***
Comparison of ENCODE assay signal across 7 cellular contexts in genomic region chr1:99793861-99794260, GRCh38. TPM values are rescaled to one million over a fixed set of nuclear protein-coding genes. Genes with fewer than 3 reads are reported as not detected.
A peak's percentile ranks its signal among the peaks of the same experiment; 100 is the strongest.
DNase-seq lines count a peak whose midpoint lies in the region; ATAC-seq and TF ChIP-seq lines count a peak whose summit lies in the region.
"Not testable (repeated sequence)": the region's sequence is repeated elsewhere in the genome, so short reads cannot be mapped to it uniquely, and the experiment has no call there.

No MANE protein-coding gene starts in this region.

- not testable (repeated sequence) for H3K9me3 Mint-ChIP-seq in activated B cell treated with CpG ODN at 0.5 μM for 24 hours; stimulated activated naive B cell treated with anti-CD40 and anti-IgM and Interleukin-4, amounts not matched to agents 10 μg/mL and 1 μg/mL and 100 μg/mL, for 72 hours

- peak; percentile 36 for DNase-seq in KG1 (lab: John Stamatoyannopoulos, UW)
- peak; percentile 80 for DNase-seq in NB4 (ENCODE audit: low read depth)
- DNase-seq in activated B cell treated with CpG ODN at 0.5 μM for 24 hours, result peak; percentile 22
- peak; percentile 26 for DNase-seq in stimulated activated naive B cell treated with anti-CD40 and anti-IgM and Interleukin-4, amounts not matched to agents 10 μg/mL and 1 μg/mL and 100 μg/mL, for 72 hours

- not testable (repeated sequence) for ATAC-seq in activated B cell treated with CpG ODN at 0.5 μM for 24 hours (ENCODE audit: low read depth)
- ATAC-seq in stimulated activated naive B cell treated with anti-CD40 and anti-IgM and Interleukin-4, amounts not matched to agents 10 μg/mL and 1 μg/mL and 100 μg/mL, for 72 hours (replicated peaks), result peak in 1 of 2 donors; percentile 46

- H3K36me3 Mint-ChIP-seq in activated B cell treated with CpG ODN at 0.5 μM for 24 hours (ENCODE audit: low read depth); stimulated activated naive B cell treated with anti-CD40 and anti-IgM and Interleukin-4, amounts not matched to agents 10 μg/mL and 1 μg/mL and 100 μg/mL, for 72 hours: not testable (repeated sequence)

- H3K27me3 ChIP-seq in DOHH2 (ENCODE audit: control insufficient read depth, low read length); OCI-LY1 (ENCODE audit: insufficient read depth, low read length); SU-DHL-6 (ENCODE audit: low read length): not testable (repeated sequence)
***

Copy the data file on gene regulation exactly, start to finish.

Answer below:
Comparison of ENCODE assay signal across 7 cellular contexts in genomic region chr1:99793861-99794260, GRCh38. TPM values are rescaled to one million over a fixed set of nuclear protein-coding genes. Genes with fewer than 3 reads are reported as not detected.
A peak's percentile ranks its signal among the peaks of the same experiment; 100 is the strongest.
DNase-seq lines count a peak whose midpoint lies in the region; ATAC-seq and TF ChIP-seq lines count a peak whose summit lies in the region.
"Not testable (repeated sequence)": the region's sequence is repeated elsewhere in the genome, so short reads cannot be mapped to it uniquely, and the experiment has no call there.

No MANE protein-coding gene starts in this region.

- not testable (repeated sequence) for H3K9me3 Mint-ChIP-seq in activated B cell treated with CpG ODN at 0.5 μM for 24 hours; stimulated activated naive B cell treated with anti-CD40 and anti-IgM and Interleukin-4, amounts not matched to agents 10 μg/mL and 1 μg/mL and 100 μg/mL, for 72 hours

- peak; percentile 36 for DNase-seq in KG1 (lab: John Stamatoyannopoulos, UW)
- peak; percentile 80 for DNase-seq in NB4 (ENCODE audit: low read depth)
- DNase-seq in activated B cell treated with CpG ODN at 0.5 μM for 24 hours, result peak; percentile 22
- peak; percentile 26 for DNase-seq in stimulated activated naive B cell treated with anti-CD40 and anti-IgM and Interleukin-4, amounts not matched to agents 10 μg/mL and 1 μg/mL and 100 μg/mL, for 72 hours

- not testable (repeated sequence) for ATAC-seq in activated B cell treated with CpG ODN at 0.5 μM for 24 hours (ENCODE audit: low read depth)
- ATAC-seq in stimulated activated naive B cell treated with anti-CD40 and anti-IgM and Interleukin-4, amounts not matched to agents 10 μg/mL and 1 μg/mL and 100 μg/mL, for 72 hours (replicated peaks), result peak in 1 of 2 donors; percentile 46

- H3K36me3 Mint-ChIP-seq in activated B cell treated with CpG ODN at 0.5 μM for 24 hours (ENCODE audit: low read depth); stimulated activated naive B cell treated with anti-CD40 and anti-IgM and Interleukin-4, amounts not matched to agents 10 μg/mL and 1 μg/mL and 100 μg/mL, for 72 hours: not testable (repeated sequence)

- H3K27me3 ChIP-seq in DOHH2 (ENCODE audit: control insufficient read depth, low read length); OCI-LY1 (ENCODE audit: insufficient read depth, low read length); SU-DHL-6 (ENCODE audit: low read length): not testable (repeated sequence)